Oh, sure, there are a few photos hanging around in albums. But not very many. Developing film was expensive, you know.
Definitely one of the "perks" of going to high school and college in the 80s was the lack of the Internet and instant information.
But, today, the Internet and it's endless instant resources is the cornerstone of my CML (chronic myelogenous leukemia) survival kit - or my cancer hacks.

There are many "closed" and "secret" support groups on Facebook. Being "closed" or "secret" means only people who are also members of the group can see what is posted on the group page. I can post to any of these groups and get an answer to a question or words of encouragement within minutes. One of the biggest topics in these groups is which medication everyone is on, what side effects they are having and how are they dealing with the side effects.
It's an instant support group, 24-hours a day.
A few of the groups I belong to:
CML survivors
friends by choice ... CML sisters by blood (women only)
brothers and sisters by CML blood
living with CML
CML survivors and caregivers
To locate these, or any other Facebook group, type a search term in the Facebook search bar. Try typing CML. When you see one you like ... maybe there is a group near where you live ... you'll need to click the Join Group button. You should get a response to your request within a day.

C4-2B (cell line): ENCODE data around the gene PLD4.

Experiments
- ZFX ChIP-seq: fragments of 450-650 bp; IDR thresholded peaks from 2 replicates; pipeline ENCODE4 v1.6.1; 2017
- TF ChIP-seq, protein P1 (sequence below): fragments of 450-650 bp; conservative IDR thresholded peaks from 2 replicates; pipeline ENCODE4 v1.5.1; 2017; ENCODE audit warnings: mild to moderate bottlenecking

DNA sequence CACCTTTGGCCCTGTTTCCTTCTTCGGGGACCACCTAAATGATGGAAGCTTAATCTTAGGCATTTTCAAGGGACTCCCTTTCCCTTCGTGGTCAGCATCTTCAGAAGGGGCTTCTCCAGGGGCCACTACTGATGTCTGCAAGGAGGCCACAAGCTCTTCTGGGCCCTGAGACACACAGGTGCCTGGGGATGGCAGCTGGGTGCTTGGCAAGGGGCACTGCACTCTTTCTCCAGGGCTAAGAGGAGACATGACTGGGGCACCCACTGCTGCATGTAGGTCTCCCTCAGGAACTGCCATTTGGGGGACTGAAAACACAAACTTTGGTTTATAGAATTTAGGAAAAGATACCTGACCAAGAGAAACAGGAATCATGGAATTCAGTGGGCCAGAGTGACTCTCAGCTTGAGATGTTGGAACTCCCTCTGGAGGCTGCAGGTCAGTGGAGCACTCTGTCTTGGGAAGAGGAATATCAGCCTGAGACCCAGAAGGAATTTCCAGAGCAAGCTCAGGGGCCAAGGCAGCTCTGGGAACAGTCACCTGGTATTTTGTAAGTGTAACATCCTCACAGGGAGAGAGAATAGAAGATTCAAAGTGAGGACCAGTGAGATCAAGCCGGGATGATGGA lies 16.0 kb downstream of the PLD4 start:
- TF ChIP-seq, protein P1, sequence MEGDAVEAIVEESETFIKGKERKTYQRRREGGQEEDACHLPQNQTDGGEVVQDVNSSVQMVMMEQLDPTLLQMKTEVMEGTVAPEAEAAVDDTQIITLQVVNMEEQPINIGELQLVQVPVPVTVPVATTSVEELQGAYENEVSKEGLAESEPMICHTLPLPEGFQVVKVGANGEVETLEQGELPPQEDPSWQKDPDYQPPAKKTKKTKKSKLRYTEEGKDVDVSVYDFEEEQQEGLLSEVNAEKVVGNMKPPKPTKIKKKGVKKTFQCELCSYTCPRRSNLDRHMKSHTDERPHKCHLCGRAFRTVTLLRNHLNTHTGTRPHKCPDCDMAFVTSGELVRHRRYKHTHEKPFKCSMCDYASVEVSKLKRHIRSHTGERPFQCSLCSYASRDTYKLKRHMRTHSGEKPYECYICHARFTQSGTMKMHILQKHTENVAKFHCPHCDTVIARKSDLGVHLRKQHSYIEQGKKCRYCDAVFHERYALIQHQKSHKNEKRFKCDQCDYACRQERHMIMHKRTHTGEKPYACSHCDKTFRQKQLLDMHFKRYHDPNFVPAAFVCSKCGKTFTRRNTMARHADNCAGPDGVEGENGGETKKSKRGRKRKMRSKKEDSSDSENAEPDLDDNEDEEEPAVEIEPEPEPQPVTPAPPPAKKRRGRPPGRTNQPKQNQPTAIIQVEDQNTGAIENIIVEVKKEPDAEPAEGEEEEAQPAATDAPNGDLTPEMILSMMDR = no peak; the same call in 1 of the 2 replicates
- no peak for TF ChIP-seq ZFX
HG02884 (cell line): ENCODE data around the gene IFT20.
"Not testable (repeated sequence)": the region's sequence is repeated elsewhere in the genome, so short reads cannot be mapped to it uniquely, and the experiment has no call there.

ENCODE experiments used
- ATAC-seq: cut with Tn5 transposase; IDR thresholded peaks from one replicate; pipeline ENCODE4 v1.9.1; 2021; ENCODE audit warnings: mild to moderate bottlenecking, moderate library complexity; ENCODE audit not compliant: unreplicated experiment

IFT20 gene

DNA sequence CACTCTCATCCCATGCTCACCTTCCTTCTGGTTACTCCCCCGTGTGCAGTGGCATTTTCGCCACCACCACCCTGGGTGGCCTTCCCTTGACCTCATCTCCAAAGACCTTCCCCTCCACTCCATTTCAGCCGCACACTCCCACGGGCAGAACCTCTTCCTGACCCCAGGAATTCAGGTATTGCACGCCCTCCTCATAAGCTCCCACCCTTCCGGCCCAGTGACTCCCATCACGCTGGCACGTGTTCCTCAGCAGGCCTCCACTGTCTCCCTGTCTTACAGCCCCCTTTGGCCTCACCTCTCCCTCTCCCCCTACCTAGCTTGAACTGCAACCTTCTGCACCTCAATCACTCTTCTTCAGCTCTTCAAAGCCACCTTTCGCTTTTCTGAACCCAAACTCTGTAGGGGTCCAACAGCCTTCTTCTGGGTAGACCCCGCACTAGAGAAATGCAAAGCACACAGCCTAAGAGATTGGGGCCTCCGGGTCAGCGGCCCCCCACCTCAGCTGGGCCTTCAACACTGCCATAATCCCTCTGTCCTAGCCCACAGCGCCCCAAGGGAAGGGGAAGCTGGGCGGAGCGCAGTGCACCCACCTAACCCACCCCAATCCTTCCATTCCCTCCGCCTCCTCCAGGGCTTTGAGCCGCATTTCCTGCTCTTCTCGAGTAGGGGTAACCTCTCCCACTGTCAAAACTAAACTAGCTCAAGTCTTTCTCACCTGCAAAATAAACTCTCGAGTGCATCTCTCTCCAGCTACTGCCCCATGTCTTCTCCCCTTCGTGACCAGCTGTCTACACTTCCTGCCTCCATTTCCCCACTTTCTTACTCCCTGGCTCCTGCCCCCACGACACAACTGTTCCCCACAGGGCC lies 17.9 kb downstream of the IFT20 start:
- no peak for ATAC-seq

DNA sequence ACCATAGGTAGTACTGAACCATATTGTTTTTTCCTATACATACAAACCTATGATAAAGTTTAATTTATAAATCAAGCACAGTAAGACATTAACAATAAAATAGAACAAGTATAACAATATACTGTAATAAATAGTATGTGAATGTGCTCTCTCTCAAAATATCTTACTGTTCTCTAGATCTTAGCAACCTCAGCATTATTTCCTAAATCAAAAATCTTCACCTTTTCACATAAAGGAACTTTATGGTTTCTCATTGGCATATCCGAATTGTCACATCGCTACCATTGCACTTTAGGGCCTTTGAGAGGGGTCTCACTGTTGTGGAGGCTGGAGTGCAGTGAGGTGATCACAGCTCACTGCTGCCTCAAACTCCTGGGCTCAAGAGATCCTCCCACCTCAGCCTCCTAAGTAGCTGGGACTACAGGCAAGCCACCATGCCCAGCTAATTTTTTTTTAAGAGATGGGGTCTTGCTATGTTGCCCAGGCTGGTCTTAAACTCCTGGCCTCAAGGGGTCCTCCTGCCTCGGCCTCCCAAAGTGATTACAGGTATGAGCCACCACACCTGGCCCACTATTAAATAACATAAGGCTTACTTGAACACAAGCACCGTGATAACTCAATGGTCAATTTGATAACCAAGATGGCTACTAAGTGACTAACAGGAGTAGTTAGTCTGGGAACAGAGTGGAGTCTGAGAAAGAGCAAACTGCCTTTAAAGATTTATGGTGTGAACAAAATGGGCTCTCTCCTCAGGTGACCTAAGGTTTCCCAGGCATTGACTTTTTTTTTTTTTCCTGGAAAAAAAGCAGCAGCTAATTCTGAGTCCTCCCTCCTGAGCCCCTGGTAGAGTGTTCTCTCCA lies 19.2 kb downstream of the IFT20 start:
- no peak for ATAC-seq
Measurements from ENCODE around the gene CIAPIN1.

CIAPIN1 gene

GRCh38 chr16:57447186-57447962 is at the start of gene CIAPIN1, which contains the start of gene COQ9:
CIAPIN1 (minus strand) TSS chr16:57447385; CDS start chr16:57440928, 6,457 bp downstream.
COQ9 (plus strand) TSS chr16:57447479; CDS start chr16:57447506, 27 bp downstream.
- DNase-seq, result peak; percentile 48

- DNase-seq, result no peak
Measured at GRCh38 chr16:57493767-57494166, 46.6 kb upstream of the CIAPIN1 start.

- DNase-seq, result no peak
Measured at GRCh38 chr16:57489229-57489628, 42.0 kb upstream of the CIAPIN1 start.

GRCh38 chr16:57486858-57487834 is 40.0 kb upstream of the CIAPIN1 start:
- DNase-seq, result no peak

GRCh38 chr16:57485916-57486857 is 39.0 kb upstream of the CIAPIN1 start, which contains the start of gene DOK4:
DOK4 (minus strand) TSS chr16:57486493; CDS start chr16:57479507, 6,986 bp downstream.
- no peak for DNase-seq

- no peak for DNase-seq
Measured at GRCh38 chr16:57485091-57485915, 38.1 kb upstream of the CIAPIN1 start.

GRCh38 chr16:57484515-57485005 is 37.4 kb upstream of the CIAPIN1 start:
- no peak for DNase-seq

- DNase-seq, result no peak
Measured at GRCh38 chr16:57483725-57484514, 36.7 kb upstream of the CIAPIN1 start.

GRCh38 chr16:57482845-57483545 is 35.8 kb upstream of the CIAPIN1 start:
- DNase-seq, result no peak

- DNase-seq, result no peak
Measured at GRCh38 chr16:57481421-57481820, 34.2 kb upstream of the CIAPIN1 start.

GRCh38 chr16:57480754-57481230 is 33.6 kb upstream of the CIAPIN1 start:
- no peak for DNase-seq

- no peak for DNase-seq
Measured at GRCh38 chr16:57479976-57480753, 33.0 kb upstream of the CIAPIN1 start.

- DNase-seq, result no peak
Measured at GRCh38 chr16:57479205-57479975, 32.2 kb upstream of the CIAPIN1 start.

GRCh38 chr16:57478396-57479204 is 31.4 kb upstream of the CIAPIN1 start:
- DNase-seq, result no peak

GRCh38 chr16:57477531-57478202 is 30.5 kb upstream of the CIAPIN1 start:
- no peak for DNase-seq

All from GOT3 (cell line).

Are you part of a Facebook group? Which ones?

Game Day
As I was doing research on Tasigna, the Super Dangerous but Absolutely Necessary chemotherapy pills I take, I found out the company that makes my pills, Novartis, has some programs in place to help the CML patient and family. One is getting ready to launch this weekend - Ph+ CML Game Day: An educational program for patients living with Philadelphia chromosome-positive CML and their caregivers.
If you have CML, you and your caregiver should both plan to attend one. The Caregiver and I are hoping to go to the one in Charlotte, N.C., on Saturday, June 7, 2014.
These are one-day events held around the country with sessions focusing on coping and managing your life living with CML. Physicians and health care professionals are scheduled to be there as well as the Novartis/CML celeb and patient Kareem Abdul-Jabbar.
By going, you'll also have an opportunity to meet other CML survivors. It's a game changer.